Astrophysicist and cosmologist Neil DeGrasse Tyson is defending Scientology in light of HBO's highly critical documentary on the church.

HBO's documentary "Going Clear" did not show the church in an entirely positive light ó Scientology has a built a reputation for tormenting members who leave it, reportedly with either surveillance or harassment.

The film highlights the celebrities who made the religion intriguing to the world as well as the horrific stories of abuse from former members.

But Tyson, in an interview with The Daily Beast, declined to bash the controversial church, saying people are free to believe whatever they want.

"So, you have people who are certain that a man in a robe transforms a cracker into the literal body of Jesus saying that what goes on in Scientology is crazy? Letís realize this. What matters is not who says whoís crazy, what matters is we live in a free country," Tyson, known for his skeptical views of Christianity, said. "You can believe whatever you want, otherwise itís not a free countryóitís something else. If we start controlling what people think and why they think it, we have case studies where that became the norm. I donít care what the tenets are of Scientology. They donít distract me. I donít judge them, and I donít criticize them."

There is dispute, however, about whether or not Scientology is a legitimate religion. 

France convicted the organization for ďorganized fraud.Ē And it is notorious for convincing people to join its system, having them pay for "readings," and allegedly employing types of blackmail to keep people in the organization.

Former members of the church have sued, claiming the church has duped people into donating millions of dollars toward misrepresented causes, according to The Telegraph.

A 2011 tax filing values the three organizations comprising Scientology at $1.5 billion, according to The Wrap. The church sought a tax-exempt status from the IRS for several years before it finally got it in 1993.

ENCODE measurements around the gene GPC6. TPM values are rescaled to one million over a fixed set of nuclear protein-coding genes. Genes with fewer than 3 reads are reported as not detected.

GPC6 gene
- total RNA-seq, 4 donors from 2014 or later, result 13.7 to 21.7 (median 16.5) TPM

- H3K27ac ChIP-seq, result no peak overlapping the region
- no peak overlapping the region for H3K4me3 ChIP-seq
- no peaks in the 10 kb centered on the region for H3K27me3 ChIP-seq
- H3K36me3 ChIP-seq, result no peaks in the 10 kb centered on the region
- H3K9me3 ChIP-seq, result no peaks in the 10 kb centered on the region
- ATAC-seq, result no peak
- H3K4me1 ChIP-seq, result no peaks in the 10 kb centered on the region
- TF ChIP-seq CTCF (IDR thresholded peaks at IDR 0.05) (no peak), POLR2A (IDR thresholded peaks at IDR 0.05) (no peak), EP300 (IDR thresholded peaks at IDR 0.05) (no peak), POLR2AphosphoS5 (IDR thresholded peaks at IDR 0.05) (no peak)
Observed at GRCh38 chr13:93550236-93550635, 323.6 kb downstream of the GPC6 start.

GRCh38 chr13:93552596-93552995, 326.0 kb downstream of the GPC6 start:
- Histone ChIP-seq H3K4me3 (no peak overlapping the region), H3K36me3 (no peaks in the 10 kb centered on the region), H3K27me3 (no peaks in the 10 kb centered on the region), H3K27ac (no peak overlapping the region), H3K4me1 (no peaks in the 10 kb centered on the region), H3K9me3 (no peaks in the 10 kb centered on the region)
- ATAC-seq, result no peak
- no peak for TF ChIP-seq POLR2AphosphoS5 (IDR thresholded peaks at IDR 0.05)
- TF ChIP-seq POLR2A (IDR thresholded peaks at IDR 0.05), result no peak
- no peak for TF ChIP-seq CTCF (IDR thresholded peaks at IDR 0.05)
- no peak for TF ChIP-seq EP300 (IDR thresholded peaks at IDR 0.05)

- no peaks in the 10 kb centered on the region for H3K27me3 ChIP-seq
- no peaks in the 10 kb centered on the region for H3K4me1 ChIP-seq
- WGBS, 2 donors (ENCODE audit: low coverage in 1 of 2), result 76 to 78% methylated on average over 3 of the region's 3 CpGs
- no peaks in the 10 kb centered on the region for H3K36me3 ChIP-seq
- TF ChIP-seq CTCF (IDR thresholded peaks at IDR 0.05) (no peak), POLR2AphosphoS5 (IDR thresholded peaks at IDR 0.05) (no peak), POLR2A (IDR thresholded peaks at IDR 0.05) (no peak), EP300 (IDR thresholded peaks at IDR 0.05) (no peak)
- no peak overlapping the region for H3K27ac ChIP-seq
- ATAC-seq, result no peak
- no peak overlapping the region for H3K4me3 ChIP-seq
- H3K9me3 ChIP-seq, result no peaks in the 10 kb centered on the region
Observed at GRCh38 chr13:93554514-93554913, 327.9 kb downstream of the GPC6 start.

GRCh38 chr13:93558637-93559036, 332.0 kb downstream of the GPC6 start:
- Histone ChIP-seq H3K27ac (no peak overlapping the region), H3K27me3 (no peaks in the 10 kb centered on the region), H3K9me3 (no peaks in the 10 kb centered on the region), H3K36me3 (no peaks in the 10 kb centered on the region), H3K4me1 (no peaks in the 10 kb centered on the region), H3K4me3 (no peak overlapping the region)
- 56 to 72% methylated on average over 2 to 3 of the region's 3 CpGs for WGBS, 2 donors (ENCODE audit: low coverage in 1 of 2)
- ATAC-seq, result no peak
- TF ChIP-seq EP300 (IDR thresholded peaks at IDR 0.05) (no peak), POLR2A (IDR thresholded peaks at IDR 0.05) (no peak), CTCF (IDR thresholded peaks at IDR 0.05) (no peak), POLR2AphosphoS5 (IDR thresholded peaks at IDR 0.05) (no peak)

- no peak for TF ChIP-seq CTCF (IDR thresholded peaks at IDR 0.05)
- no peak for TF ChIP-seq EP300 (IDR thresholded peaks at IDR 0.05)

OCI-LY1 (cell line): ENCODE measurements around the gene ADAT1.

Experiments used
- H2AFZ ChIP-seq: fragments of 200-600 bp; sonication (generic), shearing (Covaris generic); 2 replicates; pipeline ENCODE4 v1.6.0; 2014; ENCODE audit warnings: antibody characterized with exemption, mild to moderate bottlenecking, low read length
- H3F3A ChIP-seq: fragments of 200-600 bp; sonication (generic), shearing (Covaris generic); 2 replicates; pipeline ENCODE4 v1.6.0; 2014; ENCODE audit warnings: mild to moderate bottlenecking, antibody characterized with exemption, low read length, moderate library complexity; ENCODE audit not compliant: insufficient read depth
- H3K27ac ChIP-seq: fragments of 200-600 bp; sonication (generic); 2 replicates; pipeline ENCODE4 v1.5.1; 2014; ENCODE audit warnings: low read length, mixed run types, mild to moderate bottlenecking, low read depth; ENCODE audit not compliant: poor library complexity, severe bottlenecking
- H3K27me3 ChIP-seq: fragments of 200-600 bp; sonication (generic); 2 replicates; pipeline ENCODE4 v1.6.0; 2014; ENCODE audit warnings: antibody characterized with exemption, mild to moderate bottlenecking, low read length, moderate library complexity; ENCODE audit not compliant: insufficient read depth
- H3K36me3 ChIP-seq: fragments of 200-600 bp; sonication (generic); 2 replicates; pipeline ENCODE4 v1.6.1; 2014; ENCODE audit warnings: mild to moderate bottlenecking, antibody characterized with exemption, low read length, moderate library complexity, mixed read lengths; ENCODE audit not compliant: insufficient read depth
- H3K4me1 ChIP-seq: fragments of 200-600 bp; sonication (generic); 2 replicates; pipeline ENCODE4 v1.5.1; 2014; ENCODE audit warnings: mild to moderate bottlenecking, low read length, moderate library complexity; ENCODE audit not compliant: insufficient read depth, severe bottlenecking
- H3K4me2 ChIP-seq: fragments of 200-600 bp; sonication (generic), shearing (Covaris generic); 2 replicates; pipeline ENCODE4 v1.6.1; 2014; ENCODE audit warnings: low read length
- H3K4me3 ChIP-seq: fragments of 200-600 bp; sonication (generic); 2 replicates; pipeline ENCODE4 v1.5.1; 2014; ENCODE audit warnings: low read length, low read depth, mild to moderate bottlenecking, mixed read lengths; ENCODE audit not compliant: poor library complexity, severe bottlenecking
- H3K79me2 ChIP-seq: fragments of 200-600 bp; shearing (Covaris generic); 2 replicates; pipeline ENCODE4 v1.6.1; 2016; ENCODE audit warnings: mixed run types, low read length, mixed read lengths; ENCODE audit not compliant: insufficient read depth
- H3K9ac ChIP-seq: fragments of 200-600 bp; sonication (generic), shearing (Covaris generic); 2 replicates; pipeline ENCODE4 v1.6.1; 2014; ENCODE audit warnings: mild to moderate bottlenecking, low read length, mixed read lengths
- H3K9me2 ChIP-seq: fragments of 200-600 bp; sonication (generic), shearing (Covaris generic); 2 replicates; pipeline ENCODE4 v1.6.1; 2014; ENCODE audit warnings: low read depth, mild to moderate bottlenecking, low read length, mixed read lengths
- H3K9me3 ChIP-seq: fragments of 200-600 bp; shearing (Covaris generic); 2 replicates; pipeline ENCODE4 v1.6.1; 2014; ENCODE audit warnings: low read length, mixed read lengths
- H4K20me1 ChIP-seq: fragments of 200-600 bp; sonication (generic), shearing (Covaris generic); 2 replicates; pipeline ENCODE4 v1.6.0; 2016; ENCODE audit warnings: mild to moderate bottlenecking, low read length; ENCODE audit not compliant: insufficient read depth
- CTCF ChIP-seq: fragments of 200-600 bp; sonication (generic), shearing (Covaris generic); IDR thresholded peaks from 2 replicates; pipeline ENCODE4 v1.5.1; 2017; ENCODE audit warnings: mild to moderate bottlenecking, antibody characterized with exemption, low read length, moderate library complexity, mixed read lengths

The church's founder, science fiction writer L. Ron Hubbard, "started his career as a writer doing pulp-fiction works for which he was paid a penny a word."

Most of his writing was science fiction, specifically about missions into space ó themes that would later come up again in Scientology's unbelievable theory of how the world began.

Hubbard reportedly said, "You don't get rich writing science fiction. If you want to get rich, you start a religion," at a meeting of the Eastern Science Fiction Association in November 1948.

Here's what Tyson told the Beast about Scientology's status as a religion: "Religions, if you analyze them, who is to say that one religion is rational and another isnít? It looks like the older those thoughts have been around, the likelier it is to be declared a religion. If youíve been around 1,000 years youíre a religion, and if youíve been around 100 years, youíre a cult. Thatís how people want to divide the kingdom."

Tyson continues: "Religions have edited themselves over the years to fit the times, so Iím not going to sit here and say Scientology is an illegitimate religion and other religions are legitimate religions. Theyíre all based on belief systems. Look at Mormonism! There are ideas that are as space-exotic within Mormonism as there are within Scientology, and itís more accepted because itís a little older than Scientology is, so are we just more accepting of something thatís older?"

"Going Clear" is based on Lawrence Wright's best-selling book of the same name. The documentary premiered Sunday night on HBO.

Jason Guerrasio contributed to this report.

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